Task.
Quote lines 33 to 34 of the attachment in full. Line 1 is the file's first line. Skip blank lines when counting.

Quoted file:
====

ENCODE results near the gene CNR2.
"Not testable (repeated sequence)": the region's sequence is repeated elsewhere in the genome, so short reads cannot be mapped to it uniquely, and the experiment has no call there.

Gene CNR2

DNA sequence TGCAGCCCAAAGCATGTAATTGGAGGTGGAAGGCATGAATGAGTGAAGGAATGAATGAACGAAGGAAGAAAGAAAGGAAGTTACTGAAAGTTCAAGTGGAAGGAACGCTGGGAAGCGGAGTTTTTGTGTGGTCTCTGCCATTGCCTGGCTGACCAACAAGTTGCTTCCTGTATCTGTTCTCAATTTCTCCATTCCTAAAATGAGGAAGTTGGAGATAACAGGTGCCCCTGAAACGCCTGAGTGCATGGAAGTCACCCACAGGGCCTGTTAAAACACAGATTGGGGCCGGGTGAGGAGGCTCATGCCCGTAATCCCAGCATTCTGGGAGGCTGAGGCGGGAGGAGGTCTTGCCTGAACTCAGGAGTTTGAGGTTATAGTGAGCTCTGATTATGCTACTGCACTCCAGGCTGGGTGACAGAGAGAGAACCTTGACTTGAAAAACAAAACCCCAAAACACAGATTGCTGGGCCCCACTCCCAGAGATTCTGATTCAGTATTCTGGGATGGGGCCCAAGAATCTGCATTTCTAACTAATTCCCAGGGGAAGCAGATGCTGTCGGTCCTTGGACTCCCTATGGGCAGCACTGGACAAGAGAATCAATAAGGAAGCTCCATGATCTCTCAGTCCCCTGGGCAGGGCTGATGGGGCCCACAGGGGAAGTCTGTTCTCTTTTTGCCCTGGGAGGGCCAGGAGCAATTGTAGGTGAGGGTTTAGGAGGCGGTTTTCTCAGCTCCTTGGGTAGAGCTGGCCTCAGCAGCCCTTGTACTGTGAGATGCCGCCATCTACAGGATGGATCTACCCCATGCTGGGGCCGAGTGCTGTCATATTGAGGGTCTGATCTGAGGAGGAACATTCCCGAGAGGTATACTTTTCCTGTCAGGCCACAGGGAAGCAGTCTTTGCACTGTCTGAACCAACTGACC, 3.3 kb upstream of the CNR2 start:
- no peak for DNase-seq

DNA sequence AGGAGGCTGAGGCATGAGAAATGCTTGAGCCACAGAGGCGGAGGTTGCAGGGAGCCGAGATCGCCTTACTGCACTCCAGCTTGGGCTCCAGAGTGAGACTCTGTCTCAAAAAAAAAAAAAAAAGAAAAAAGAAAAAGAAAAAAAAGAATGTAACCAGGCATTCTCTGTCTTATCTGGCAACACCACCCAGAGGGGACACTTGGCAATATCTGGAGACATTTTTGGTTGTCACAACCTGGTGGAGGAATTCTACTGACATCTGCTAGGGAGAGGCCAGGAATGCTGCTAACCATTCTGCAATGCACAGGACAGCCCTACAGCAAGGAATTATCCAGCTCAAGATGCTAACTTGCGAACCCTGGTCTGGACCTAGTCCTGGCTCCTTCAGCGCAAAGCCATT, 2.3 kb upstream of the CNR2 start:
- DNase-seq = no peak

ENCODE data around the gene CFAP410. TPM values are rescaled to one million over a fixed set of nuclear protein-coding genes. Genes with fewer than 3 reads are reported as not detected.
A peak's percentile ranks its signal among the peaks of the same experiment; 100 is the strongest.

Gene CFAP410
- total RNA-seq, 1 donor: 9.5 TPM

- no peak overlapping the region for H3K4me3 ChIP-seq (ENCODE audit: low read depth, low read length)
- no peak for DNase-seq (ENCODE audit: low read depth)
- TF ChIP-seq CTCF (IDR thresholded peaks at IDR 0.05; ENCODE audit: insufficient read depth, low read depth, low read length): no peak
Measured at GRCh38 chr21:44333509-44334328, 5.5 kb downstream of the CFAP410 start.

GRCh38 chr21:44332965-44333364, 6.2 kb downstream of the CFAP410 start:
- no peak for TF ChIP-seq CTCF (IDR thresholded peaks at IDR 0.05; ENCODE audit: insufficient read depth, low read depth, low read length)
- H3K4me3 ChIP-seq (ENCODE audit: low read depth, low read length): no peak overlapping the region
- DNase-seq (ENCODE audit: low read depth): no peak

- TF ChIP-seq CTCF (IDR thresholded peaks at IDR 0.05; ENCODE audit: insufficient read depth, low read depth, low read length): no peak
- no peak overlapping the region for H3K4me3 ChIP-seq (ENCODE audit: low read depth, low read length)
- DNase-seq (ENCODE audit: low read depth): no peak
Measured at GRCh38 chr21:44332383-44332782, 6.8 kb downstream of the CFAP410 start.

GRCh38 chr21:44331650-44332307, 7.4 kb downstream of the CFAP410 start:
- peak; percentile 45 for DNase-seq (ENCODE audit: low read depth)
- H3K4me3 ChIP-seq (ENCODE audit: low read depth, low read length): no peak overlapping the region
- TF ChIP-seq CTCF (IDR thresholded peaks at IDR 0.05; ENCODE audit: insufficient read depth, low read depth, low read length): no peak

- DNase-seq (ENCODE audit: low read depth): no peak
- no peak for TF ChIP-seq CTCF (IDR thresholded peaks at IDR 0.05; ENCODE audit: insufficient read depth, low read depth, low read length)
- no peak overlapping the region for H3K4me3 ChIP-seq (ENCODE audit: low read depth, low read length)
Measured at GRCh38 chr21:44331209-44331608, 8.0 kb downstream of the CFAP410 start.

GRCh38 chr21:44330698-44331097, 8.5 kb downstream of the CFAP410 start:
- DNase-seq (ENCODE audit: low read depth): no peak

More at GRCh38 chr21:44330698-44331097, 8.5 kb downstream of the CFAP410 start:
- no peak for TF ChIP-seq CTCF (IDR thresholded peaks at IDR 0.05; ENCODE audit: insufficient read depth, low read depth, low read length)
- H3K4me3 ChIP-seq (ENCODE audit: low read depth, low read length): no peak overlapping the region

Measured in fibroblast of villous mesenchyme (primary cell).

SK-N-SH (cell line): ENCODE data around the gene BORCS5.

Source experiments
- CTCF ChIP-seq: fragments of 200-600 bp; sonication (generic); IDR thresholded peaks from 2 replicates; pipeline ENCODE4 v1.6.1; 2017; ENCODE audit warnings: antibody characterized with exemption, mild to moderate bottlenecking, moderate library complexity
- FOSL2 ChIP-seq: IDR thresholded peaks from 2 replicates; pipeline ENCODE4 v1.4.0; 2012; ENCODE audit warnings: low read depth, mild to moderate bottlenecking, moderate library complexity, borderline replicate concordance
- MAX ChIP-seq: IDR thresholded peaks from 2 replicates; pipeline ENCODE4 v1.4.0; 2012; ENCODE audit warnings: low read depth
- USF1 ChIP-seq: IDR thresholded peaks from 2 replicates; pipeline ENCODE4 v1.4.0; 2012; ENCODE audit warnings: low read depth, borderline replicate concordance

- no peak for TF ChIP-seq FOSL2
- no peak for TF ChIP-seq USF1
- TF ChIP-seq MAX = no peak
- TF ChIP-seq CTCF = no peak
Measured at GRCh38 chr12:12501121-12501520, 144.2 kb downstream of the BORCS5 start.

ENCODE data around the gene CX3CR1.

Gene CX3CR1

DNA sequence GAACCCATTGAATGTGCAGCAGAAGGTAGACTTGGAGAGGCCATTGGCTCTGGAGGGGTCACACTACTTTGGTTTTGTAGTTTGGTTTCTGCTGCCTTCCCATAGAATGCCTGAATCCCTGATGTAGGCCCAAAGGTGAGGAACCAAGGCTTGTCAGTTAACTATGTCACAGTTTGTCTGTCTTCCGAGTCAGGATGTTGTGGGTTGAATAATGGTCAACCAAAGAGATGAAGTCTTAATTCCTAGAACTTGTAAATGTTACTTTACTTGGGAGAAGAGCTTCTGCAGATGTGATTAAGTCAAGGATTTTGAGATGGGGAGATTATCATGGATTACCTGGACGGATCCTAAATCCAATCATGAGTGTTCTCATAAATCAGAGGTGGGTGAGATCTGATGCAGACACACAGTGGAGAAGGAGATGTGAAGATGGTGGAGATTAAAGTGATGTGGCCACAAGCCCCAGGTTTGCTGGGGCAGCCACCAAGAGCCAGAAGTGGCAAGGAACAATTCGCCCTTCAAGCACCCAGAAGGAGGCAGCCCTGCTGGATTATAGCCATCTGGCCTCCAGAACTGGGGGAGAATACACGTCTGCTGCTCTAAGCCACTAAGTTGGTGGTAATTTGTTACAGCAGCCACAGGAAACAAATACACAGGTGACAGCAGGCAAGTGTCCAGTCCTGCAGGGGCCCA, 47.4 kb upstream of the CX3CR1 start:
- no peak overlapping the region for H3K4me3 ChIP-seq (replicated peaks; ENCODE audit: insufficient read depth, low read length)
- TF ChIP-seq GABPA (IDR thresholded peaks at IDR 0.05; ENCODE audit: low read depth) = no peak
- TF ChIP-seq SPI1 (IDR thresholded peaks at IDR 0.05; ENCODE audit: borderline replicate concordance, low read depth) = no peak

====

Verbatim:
- DNase-seq (ENCODE audit: low read depth): no peak

More at GRCh38 chr21:44330698-44331097, 8.5 kb downstream of the CFAP410 start: